I stood to speak and talked of my stepfather being euthanized in front of me; I also recounted my mother’s death and the apparent abuse she suffered from her husband before she died. I also recounted my experiences in care and the fact I was invisibly disabled. I pointed out that we had other problems to worry about, and now we had, as patients, to worry about others wanting to possibly kill us. I said I was against it; so were a lot of my friends, and we thought this was a bad idea. We needed better palliative and patient care.

I had a few people come up to me afterwards thanking me for speaking up. I got the impression that they liked the idea that I was not intimidated nor was I willing to allow some ideas to go unanswered. I simply hope I was respectful enough that I can go to other meetings.

There were some things I did not hear; I did not hear about patient’s rights other than the right to die. I did not hear about patient care absent the idea of killing them. I do not remember hearing anyone say that mistakes or problems could arise. I also do not remember hearing anyone talk about disability rights specifically. This leads me to think that someone should go next year who has a visible disability, if this issue is still being discussed.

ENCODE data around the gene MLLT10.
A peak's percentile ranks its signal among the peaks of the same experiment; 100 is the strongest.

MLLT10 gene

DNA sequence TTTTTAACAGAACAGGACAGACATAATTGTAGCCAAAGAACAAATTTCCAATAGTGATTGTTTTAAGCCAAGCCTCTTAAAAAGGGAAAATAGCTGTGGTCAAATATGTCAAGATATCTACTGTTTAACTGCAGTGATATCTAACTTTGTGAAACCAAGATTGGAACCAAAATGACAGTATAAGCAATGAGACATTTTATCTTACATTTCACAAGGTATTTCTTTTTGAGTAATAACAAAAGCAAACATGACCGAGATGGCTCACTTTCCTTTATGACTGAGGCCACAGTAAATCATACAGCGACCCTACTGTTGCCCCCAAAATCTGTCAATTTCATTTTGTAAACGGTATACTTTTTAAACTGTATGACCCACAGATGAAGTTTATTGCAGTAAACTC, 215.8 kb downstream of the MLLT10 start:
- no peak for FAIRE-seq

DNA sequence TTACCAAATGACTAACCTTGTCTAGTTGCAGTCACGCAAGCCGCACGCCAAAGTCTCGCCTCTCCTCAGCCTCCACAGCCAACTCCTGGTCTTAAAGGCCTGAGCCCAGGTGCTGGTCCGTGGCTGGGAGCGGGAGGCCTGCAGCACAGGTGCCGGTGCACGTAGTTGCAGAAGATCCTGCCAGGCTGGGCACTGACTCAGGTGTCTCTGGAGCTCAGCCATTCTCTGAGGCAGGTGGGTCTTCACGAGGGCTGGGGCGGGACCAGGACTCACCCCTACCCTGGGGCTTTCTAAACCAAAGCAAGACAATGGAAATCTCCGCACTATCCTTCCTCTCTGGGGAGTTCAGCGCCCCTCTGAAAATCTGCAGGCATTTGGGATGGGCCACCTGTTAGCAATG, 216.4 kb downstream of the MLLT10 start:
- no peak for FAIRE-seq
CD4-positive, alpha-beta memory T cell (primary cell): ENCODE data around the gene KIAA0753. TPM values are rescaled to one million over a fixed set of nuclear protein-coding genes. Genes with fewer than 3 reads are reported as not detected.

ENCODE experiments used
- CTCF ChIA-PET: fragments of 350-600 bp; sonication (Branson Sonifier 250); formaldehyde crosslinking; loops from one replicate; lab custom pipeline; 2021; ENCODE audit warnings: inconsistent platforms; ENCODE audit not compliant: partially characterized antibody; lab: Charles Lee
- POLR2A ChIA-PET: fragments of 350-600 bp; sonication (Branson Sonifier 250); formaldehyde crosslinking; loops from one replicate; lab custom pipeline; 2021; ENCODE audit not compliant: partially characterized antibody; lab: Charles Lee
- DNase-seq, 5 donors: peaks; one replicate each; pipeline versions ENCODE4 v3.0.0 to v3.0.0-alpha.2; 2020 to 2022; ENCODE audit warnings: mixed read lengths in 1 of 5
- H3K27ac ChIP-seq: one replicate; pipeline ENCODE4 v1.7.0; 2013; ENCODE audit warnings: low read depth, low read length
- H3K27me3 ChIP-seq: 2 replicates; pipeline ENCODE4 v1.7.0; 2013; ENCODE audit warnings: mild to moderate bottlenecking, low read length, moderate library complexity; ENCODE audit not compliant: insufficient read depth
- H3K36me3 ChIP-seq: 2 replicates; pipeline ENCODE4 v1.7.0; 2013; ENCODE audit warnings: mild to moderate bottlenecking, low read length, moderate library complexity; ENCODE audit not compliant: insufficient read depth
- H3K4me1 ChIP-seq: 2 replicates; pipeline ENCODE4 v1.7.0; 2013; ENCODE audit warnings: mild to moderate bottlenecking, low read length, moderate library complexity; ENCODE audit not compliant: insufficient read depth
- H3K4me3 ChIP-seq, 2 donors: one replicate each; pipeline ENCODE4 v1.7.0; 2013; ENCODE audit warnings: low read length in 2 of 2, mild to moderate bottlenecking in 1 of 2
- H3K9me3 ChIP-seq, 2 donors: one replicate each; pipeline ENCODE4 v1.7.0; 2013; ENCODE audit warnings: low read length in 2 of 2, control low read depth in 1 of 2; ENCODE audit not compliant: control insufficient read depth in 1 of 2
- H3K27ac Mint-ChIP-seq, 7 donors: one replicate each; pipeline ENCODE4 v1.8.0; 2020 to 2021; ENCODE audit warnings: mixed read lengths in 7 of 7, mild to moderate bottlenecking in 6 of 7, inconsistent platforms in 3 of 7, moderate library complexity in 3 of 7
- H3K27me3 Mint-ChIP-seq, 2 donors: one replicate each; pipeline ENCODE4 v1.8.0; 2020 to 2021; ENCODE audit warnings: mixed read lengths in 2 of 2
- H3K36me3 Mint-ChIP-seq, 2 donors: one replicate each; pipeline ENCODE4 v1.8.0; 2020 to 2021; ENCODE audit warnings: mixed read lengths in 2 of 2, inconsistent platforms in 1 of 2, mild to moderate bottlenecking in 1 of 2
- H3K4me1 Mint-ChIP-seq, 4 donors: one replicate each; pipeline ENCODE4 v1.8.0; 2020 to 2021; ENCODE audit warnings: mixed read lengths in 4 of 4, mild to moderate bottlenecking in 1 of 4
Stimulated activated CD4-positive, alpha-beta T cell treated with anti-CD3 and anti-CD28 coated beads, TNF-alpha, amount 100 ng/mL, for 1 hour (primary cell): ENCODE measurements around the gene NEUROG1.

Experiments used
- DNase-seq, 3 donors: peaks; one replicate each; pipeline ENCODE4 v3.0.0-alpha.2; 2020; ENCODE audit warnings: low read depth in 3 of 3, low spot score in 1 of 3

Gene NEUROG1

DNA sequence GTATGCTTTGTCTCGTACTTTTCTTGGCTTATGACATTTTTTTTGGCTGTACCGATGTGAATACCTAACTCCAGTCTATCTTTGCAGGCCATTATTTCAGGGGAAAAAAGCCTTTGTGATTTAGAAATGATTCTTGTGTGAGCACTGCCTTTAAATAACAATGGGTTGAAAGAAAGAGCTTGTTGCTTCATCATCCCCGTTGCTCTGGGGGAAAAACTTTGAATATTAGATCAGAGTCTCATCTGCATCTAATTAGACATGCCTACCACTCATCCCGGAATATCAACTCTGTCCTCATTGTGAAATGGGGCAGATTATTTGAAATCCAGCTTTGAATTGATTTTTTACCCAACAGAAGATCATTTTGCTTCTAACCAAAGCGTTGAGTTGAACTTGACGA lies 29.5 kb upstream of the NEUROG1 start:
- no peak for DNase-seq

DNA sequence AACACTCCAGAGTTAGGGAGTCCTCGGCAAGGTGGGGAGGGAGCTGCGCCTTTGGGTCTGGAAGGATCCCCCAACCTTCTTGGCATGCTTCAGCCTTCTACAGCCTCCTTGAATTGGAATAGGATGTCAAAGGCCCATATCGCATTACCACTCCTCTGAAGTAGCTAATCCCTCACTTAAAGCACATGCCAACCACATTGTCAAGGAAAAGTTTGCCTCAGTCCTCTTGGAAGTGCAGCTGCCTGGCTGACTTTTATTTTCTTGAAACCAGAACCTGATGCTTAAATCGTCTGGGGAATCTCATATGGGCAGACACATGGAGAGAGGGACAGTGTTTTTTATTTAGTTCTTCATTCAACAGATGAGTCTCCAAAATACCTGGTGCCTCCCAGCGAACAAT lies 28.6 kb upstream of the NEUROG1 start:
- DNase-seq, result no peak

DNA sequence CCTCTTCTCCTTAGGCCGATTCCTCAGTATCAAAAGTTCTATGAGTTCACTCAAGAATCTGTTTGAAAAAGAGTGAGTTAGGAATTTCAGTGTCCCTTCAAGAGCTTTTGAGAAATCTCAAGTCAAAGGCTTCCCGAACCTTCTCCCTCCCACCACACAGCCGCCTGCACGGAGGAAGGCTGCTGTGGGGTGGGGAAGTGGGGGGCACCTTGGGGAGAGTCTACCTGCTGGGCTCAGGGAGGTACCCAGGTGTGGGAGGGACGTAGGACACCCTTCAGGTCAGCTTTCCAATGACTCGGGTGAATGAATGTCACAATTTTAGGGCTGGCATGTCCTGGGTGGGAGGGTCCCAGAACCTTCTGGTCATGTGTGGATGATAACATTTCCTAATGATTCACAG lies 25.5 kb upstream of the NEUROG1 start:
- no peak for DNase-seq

Now that I have seen how these meetings work, I would be open to going to others. While I did not achieve my object of confronting van Bogaert directly, I did get some point across about how this notion of killing patients was a game-changer and how I thought it was a bad idea given that we have discrimination in care. I sincerely hope I can get to more venues like this to keep the pressure up, such as it might be.

As I was heading to the venue, I was reading the book I talked about earlier. My eye caught this phrase: “Hegel believed that progress is ultimately furthered by the person who is out of step with the majority. Only this person, the genuine nonconformist, really experiences the constraints on freedom. Only this person is in the position of questioning the prevailing understandings…” [Bronner, 2011:77] That certainly is what it felt like for me when I was offering small, subversive comments about things that were said by the speakers. I know some of them hit home by the reactions that I got.

The small resistant gestures can add up over time, and the critical part of this is that we in the disability community keep our presence known to question and speak truth to the prevailing power: we are not dead yet, and you can do nothing about us, without us. This is only a start, but we need more. I suggest training people in sociological field notes and going to more of these meetings. Only that way can we get a notion of what it is like on the ground for those who might wish the vulnerable and medically fragile, dead. And they can do that over my dead body.